Leonardo da Vinci possibly this world's greatest polymath is the focus of Leonard Shlain's one of a kind biography on this one of a kind man The focus what made his uniue brain work?Shlain explores the life art and mind of da Vinci seeking to explain what made his brain work by looking at his countless achievements in art science military strategy I know right psychology through the lens of modern scientific research to explain his revered genius What makes da Vinci so uniue is that no other person in human history has excelled in so many different areas as da Vinci importantly is the uestion how and why?Many of us know about the split between right and left brain hemispheres; left primarily controls our rational mind the right our emotions The biography looks at refining our comprehension between the split brain model and deepening our understanding of human nature and creativity In Shlain's book he argues that Leonardo was uniue in that his level of integration that he showed was unparalleledOne of the most compelling features of the book is Shlain's exploration of the uestion do the ualities of Leonardo's brain and his creativity presage the future evolution of man?On that note I'll leave you to enjoy the rest of your weekendHappy readingCPH#ReaderLeaders #Books #Reading #CullenPHaynes #Readers


  7. J.S. J.S. says:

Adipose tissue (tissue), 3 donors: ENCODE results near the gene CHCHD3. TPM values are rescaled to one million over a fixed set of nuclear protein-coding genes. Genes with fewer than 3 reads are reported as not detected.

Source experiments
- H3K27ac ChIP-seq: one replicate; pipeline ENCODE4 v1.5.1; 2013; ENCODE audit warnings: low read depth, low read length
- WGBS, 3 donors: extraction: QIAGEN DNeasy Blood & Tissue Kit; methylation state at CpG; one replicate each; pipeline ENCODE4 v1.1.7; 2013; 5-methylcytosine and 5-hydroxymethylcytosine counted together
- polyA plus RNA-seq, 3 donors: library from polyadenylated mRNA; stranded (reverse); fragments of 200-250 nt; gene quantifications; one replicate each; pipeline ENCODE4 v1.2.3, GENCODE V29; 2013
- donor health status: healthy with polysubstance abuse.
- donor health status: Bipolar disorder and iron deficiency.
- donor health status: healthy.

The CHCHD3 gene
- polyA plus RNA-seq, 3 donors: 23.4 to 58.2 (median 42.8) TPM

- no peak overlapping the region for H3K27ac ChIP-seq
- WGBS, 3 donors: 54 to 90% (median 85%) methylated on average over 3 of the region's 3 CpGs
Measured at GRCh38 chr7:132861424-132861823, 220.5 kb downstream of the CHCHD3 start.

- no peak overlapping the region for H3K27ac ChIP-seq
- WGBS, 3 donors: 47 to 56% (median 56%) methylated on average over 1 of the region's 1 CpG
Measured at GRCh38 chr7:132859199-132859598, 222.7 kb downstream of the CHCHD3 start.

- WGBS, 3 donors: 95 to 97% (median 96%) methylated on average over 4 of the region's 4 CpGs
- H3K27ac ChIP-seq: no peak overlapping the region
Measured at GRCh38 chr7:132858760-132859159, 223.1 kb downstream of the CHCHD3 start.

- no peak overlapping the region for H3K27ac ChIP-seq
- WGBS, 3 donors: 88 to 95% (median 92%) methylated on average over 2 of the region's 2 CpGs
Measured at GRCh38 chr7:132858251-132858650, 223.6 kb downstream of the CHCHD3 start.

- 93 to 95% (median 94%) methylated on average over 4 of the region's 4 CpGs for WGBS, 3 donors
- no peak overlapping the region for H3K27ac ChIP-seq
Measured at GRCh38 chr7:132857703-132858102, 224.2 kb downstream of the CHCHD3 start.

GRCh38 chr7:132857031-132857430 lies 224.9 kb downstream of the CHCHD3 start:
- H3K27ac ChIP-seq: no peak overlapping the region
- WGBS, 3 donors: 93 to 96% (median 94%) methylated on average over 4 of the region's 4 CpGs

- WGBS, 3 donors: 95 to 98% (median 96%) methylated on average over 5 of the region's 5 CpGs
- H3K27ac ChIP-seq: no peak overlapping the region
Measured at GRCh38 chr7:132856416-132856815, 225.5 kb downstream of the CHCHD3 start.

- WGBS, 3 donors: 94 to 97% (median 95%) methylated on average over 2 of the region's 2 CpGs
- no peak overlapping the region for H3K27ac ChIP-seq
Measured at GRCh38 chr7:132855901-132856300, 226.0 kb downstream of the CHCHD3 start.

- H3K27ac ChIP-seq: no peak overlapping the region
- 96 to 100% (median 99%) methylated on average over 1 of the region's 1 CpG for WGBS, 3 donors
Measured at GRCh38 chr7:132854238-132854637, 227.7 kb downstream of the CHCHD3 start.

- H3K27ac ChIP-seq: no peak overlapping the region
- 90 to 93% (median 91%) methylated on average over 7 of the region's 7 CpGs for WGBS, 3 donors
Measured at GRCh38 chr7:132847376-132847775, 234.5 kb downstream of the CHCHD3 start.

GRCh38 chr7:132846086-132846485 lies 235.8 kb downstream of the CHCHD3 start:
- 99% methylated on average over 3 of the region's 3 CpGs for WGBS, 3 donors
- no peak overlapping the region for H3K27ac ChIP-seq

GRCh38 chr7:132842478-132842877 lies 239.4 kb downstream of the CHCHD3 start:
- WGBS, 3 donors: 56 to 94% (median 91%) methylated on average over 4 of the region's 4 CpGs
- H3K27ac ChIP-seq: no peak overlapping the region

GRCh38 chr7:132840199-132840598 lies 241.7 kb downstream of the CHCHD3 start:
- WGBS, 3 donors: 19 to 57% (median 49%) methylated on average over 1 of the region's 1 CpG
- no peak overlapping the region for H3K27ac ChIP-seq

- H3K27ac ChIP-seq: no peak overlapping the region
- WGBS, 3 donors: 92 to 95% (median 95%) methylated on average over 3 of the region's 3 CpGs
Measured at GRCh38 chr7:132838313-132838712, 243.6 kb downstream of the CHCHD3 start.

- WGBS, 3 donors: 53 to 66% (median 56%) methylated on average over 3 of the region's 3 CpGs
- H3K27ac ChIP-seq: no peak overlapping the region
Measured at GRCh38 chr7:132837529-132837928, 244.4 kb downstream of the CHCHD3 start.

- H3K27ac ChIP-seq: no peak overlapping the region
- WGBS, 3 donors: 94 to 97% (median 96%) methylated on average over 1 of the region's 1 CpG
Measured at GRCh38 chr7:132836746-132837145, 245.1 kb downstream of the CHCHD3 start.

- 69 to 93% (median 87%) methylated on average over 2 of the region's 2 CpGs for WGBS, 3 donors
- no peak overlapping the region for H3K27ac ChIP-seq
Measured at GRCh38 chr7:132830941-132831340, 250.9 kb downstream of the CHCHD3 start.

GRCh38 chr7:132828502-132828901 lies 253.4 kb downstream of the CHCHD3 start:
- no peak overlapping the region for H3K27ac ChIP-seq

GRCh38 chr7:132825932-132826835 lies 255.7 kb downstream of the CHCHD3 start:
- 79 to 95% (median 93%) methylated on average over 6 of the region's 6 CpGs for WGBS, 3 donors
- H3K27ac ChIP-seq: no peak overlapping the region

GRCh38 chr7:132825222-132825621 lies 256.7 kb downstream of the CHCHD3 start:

Anything you or anyone else can do Leo can do betterLeonardo da Vinci died nearly 500 years ago yet Leonard Shlain attempts to examine his thinking through what is known of him and what art and writings he left behind against the backdrop of current left brainright brain science Da Vinci is represented as the greatest and brightest artist that ever lived In addition his scientific thoughts and notes were far in advance of anything anyone else had ever thought of at the time One uote from page 58 is very typical of the recurrent theme of the bookMonet strove to capture on canvas the evanescent moment of his first impression and critics dubbed his techniue Impressionism But should not Leonardo's 1473 sketch of the Tuscan countryside en plein air ualify as the first Impressionist work in Western art history? A full four hundred years earlier Leonardo had anticipated this great movement of art of the late nineteenth centuryWe are told repeatedly that Leonardo anticipated nearly every artistic movement or scientific thought that subseuently happened No one did anything that Leonardo didn't think of first And it may be true I don't know enough about him to confirm or dispute but it certainly didn't make for interesting reading Especially since all these accomplishments are rarely explained in any kind of depth that would keep you from having to look to a real biography to get detail and understandingBy the end of the book Shlain explains his hypothesis I realize that what I'm about to make is a highly speculative claim bordering on the 'woo woo' by explaining that Leonardo had ESP and an exceptionally advanced ability to see and comprehend the space time continuum and there is some superficial discussion of uantum physics But by this point he'd mostly lost me and I had to skim some sections just to finishI really wanted to like this book It starts out with a letter from his three children explaining the end of their father's life and how he drove himself to finish the book just days before he passed away There's also a letter from Shlain himself talking about his diagnosis and illness and these primed me to sympathize with the family and hope for a reading experience that would be both enlightening and inspiring But perhaps because of the rush to finish the book it comes off with a very 'stream of consciousness' feel to it uite well written but still I had really hoped to learn something here but it was a disappointing experience I received a free copy of this book from the GoodReads FirstReads program